Victor Puiseux

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Victor Alexandre Puiseux (French: [pɥizø]; 16 April 1820 – 9 September 1883) was a French mathematician and astronomer. Puiseux series are named after him, as is in part the Bertrand–Diquet–Puiseux theorem. He was also an accomplished amateur mountaineer. A peak in the French alps, which he climbed in 1848, is named after him.

A species of Israeli gecko, Ptyodactylus puiseuxi, is named in his honor.[1]

Victor Puiseux.


He was born in 1820 in Argenteuil, Val-d'Oise. He occupied the chair of celestial mechanics at the Sorbonne. Excelling in mathematical analysis, he introduced new methods in his account of algebraic functions, and by his contributions to celestial mechanics advanced knowledge in that direction. In 1871, he was unanimously elected to the French Academy.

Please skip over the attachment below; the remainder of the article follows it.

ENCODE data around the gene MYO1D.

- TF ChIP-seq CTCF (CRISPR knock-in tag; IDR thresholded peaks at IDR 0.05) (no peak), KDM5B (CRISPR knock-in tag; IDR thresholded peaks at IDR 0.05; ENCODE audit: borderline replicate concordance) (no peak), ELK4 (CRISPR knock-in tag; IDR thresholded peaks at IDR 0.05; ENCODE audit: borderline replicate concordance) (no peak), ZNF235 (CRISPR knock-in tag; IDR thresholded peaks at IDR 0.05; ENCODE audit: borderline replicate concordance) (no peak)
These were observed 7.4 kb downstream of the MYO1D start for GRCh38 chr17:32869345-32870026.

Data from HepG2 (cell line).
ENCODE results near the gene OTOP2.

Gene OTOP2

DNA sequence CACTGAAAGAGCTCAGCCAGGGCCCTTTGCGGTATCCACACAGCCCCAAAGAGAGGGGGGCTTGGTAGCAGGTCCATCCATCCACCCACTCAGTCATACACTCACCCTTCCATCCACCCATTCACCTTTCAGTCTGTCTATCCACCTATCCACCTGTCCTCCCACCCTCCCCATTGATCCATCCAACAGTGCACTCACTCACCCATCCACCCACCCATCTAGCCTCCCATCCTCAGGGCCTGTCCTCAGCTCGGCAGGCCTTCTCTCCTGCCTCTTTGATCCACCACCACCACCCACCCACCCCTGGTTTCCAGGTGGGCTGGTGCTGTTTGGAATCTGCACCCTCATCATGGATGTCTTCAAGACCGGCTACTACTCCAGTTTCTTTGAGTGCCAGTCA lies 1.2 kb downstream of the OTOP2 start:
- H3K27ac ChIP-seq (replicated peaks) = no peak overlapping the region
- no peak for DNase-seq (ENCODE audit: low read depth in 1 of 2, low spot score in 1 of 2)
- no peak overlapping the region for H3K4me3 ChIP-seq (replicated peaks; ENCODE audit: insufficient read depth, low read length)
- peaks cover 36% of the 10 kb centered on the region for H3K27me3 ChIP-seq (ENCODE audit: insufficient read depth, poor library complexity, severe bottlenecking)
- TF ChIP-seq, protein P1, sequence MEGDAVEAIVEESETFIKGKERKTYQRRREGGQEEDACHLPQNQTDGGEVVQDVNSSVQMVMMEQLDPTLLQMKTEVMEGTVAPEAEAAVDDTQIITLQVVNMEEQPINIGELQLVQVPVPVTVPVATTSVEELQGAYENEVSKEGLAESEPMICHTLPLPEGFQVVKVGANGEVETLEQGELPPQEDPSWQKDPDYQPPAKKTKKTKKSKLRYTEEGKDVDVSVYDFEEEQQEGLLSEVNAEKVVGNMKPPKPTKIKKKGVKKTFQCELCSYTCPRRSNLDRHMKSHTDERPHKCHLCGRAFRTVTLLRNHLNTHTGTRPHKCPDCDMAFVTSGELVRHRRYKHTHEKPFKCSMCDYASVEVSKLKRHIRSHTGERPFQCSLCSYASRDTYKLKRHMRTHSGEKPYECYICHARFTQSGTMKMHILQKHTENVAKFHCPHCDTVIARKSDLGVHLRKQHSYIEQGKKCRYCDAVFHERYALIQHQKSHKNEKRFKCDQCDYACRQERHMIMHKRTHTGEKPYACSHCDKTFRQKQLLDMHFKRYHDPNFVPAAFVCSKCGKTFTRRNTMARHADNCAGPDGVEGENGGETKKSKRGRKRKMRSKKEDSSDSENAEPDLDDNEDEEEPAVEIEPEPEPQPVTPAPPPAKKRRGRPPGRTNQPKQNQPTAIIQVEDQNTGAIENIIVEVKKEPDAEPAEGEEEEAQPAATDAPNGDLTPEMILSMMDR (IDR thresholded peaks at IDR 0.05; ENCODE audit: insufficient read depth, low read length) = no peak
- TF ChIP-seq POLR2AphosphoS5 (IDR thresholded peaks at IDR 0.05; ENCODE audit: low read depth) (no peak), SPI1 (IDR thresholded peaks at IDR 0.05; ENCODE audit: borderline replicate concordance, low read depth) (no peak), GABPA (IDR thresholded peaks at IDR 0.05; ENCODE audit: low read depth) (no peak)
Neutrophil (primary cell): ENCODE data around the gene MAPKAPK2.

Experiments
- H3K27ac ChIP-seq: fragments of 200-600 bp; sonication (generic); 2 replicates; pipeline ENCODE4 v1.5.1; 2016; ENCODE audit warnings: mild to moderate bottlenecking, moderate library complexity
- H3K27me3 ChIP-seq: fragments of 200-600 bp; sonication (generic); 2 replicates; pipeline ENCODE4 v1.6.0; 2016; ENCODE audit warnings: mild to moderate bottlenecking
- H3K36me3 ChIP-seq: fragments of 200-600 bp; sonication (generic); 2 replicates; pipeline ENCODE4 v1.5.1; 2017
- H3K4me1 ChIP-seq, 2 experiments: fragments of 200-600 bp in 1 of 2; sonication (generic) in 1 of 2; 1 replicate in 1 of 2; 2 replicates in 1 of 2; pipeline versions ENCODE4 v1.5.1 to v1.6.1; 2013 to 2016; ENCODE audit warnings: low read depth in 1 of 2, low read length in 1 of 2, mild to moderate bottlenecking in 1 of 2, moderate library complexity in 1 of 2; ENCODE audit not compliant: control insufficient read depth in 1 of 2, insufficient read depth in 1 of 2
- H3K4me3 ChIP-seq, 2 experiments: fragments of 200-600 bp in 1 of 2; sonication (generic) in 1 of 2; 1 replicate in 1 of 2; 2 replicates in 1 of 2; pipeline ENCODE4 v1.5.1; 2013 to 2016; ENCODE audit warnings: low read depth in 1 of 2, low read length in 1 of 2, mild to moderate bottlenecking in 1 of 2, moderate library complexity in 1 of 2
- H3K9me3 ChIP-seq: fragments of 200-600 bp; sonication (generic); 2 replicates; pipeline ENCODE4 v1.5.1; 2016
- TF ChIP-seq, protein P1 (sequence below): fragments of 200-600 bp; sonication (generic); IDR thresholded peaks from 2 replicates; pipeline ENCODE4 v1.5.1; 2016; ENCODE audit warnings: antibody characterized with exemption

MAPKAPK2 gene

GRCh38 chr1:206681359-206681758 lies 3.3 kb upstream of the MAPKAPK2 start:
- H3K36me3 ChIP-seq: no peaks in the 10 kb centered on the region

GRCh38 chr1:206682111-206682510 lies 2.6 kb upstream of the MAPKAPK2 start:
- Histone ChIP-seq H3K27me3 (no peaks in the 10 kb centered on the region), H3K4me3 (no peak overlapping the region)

One of his sons, Pierre Henri Puiseux, was a famous astronomer.

He died in 1883 in Frontenay, France.


  1. ^ Beolens, Bo; Watkins, Michael; Grayson, Michael (2011). The Eponym Dictionary of Reptiles. Baltimore: Johns Hopkins University Press. xiii + 296 pp. ISBN 978-1-4214-0135-5. ("Puiseux", p. 212).

 This article incorporates text from a publication now in the public domainHerbermann, Charles, ed. (1913). "Victor-Alexandre Puiseux". Catholic Encyclopedia. New York: Robert Appleton.